Following the example of Wellington’s oldest professional theatre Circa, BATS has ensured its long-term survival by working on a co-op model rather than paying Equity wages like Downstage and the Fortune did. This means that each production takes the financial risk, rather than the theatre itself. This often means less money (sometimes no money) for the artists, but it ensures sustainability because the annual box office income, together with a modest grant from Creative New Zealand (New Zealand Arts Council) is always enough to cover the theatre’s overheads. Working within a co-op model for 30 years has served BATS well as a place where small independent companies and playwrights can practice their craft regularly in a low-risk environment, develop new work, experiment with form, and even earn some income. BATS has been a focal point for devised theatre in Wellington and hosts a number of festivals each year including the NZ  Fringe Festival, the NZ International Comedy Festival, the Kia Mau Festival of Māori theatre, and Young and Hungry (a youth theatre season of new works). The annual STAB season is a hotly-contested commission for innovative original work that pushes the boundaries of theatre.  Many New Zealand playwrights have begun their careers through having their plays staged at BATS before moving on to larger venues. A prime example is Ken Duncum, now one of New Zealand’s most respected senior playwrights and Director of Scriptwriting at Victoria University’s International Institute of Modern Letters. Duncum began his career directing darkly comic scripts he co-wrote with Rebecca Rodden at the pre-professional BATS. When these plays were finally published in 2016, the collection was entitled BATS Plays, and included a series of essays vividly documenting the spirit of the early BATS: “Wellington was dark then – next to nobody lived in the city and by 6 pm there were only stragglers on the rain-blasted streets. The urine-colored streetlights were on but the shops were out, and emptiness consumed block after block.” (Duncum and Rodden 2016, 9) Against this bleak setting was the magic that occurred when the lights faded up on whatever inventive set some industrious company had managed to scrape together for little or no budget. The pre-professional BATS matched the textbook definition of a fleapit. There was always a lethal shambles of timber scraps, half-used paint pots and peeling carpet backstage and in my first show there I was advised never to drink from the “hepatitis mugs.” In the introduction to his play Blue Sky Boys (premiered at the professional BATS in 1990), Duncum wrote: “Bats, Bats, Bats … I loved the scungy old place as much as anyone who’d acted, hammered, sawed, plugged, painted, stayed up till dawn fuelled by Roy’s Burger Bar or otherwise enjoyed their nights there.” (Duncum 2011, 20)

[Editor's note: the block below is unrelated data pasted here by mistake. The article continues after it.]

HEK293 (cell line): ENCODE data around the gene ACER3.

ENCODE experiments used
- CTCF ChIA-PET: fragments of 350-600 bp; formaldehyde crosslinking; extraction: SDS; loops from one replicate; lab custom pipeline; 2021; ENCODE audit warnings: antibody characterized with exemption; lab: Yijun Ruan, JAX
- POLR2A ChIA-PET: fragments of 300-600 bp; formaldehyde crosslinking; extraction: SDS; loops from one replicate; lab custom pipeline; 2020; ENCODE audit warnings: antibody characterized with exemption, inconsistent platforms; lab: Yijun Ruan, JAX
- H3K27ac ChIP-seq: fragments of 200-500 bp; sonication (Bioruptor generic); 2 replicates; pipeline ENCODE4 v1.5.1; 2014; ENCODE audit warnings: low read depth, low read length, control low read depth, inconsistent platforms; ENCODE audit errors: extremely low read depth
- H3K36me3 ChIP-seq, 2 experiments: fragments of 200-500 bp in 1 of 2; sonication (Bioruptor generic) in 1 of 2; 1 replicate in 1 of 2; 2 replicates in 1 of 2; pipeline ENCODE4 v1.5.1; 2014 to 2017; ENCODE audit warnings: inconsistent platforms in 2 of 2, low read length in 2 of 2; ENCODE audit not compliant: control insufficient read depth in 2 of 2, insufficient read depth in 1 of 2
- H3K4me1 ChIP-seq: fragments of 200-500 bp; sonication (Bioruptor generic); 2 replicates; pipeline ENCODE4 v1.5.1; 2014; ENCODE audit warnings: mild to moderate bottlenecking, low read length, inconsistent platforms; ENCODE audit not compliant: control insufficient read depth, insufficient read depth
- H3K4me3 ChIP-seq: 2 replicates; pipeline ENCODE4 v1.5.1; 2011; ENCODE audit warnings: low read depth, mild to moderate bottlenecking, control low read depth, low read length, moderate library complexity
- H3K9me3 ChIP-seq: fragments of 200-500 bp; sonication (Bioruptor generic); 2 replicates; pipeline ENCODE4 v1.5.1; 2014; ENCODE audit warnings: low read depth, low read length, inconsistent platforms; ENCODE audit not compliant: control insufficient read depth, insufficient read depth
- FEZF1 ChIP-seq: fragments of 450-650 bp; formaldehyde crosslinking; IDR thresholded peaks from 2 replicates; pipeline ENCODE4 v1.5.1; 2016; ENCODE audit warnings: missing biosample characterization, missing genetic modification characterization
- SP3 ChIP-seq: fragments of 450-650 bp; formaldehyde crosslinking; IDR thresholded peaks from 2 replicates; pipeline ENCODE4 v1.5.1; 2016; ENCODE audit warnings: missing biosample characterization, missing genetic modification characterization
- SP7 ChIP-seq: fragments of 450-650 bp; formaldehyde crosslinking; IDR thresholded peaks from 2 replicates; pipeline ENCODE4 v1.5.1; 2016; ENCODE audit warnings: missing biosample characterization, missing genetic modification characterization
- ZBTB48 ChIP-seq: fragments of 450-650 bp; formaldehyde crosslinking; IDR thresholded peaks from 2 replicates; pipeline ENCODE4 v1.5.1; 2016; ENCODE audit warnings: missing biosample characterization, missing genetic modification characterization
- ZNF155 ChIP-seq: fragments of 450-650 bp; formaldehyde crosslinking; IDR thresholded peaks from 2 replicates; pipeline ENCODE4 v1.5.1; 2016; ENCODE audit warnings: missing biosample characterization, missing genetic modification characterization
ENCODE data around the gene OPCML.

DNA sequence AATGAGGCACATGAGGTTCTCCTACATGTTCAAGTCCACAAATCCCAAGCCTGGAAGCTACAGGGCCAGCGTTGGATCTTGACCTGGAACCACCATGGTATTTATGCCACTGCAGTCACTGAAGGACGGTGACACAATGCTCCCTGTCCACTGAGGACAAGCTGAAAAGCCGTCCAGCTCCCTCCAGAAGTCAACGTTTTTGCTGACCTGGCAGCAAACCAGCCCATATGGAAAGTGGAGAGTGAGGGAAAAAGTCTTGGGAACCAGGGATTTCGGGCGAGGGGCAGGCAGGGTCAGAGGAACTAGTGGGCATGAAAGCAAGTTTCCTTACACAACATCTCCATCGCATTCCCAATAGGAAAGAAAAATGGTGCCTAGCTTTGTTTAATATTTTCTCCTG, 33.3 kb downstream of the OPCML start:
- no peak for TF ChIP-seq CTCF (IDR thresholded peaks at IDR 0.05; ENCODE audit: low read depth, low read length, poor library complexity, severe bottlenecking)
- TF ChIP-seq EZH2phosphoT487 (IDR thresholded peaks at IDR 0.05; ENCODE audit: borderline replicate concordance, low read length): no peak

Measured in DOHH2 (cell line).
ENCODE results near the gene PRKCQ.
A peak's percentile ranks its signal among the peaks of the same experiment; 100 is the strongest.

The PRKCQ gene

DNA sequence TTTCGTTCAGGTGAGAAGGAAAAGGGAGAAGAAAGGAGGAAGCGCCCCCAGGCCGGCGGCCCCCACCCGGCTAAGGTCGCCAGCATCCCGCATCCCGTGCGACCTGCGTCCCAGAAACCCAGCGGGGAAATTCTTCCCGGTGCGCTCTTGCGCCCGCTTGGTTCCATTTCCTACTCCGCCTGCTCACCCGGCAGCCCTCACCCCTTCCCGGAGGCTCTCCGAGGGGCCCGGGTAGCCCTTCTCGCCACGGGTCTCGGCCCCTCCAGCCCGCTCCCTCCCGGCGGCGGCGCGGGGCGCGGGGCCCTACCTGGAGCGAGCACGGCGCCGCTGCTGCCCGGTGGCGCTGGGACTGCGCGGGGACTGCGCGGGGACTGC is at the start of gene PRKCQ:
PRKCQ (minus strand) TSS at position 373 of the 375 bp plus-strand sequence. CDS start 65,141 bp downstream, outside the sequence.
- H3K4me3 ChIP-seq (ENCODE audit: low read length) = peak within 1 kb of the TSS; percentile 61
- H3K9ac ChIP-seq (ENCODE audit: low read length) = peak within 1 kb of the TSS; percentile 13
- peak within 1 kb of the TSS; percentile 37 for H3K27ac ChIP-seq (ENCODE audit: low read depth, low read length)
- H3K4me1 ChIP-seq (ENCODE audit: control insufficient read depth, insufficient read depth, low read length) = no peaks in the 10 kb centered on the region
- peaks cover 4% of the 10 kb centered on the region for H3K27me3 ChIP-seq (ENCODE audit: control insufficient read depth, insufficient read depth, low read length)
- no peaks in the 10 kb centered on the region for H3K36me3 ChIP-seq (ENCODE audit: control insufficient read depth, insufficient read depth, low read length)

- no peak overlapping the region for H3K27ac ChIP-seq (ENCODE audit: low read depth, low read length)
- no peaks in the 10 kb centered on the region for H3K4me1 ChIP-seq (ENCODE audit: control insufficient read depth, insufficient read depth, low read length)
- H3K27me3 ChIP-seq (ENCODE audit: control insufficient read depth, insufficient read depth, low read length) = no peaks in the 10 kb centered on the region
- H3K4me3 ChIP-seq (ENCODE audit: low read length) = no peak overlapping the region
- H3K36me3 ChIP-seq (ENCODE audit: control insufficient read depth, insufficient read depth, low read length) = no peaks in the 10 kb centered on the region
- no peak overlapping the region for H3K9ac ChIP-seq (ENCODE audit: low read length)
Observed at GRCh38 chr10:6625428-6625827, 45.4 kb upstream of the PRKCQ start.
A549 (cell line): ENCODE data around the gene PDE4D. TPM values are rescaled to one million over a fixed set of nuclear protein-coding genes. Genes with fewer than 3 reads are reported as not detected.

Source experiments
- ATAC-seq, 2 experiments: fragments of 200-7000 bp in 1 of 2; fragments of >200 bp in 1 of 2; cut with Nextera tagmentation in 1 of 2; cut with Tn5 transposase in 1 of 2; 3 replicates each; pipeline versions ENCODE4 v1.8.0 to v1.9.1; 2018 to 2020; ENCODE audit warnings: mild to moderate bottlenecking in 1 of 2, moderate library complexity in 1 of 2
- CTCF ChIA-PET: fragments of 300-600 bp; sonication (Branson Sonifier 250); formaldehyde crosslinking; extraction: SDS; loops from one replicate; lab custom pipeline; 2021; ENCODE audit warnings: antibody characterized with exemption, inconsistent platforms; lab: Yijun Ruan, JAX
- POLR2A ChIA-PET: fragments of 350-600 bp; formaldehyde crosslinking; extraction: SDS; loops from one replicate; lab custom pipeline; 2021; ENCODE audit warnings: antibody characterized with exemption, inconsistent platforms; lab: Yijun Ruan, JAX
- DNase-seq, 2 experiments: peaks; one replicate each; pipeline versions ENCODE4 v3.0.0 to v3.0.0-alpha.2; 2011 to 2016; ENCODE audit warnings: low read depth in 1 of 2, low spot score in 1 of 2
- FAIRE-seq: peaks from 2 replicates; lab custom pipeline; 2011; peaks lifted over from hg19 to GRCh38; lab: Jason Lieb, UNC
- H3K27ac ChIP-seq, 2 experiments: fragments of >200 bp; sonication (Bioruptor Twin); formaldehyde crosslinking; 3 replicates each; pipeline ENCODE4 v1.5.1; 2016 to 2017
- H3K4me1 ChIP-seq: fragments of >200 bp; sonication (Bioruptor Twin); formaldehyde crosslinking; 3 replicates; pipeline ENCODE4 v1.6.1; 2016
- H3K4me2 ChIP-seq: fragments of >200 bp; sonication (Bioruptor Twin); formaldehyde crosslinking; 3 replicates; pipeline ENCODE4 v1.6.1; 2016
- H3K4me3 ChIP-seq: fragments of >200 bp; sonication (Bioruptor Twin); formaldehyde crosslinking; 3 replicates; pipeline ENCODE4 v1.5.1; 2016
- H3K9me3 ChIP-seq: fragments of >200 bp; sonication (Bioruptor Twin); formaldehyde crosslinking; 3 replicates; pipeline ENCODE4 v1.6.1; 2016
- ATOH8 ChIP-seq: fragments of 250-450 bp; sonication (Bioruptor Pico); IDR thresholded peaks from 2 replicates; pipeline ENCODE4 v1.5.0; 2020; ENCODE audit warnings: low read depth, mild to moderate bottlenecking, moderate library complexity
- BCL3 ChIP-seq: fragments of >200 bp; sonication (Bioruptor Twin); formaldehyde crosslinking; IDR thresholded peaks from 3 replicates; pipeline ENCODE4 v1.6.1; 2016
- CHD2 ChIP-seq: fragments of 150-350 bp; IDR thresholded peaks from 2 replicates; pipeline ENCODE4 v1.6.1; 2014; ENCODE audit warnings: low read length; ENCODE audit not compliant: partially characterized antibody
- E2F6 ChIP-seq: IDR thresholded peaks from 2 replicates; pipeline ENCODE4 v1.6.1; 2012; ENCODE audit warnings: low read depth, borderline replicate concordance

For many years BATS shared the three-story building with Roy’s, a sleazy burger bar, an insurance company, and its landlords, the Royal Antediluvian Order of Buffaloes, whose loud stamping from their grand lodge room above disrupted many a performance. In 2011 BATS was threatened with closure when the aging Buffaloes decided to sell the building, but the theatre was saved when Wellington filmmakers Sir Peter Jackson and Fran Walsh came to the rescue, purchasing the building and initiating a complete refurbishment. The theatre continued to operate in a temporary space in a former bar in Dixon Street. When BATS re-opened in 2014, for the first time it occupied the whole building, had three performance spaces, a full-size bar on the ground floor and its original art deco features had been renovated and subtly enhanced by the filmmakers’ architects. BATS was a fleapit no more, but its creative spirit survived another re-invention into a rather smart, small-scale theatre center.

BATS Theatre, Wellington, 2019. Photo by David O’Donnell